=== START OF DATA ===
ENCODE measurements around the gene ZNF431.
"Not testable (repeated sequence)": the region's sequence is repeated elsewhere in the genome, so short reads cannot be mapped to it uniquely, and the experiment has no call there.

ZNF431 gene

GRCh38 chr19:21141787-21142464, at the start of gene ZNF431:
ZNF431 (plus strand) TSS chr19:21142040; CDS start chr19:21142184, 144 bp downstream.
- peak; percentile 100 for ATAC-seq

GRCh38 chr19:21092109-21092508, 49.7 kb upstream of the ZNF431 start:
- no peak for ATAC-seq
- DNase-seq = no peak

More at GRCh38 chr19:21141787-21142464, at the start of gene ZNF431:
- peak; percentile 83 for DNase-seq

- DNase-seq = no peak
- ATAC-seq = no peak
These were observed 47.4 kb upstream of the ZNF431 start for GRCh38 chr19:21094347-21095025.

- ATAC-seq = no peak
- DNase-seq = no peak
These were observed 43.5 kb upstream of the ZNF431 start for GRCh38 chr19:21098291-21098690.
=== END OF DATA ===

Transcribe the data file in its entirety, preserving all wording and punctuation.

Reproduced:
ENCODE measurements around the gene ZNF431.
"Not testable (repeated sequence)": the region's sequence is repeated elsewhere in the genome, so short reads cannot be mapped to it uniquely, and the experiment has no call there.

ZNF431 gene

GRCh38 chr19:21141787-21142464, at the start of gene ZNF431:
ZNF431 (plus strand) TSS chr19:21142040; CDS start chr19:21142184, 144 bp downstream.
- peak; percentile 100 for ATAC-seq

GRCh38 chr19:21092109-21092508, 49.7 kb upstream of the ZNF431 start:
- no peak for ATAC-seq
- DNase-seq = no peak

More at GRCh38 chr19:21141787-21142464, at the start of gene ZNF431:
- peak; percentile 83 for DNase-seq

- DNase-seq = no peak
- ATAC-seq = no peak
These were observed 47.4 kb upstream of the ZNF431 start for GRCh38 chr19:21094347-21095025.

- ATAC-seq = no peak
- DNase-seq = no peak
These were observed 43.5 kb upstream of the ZNF431 start for GRCh38 chr19:21098291-21098690.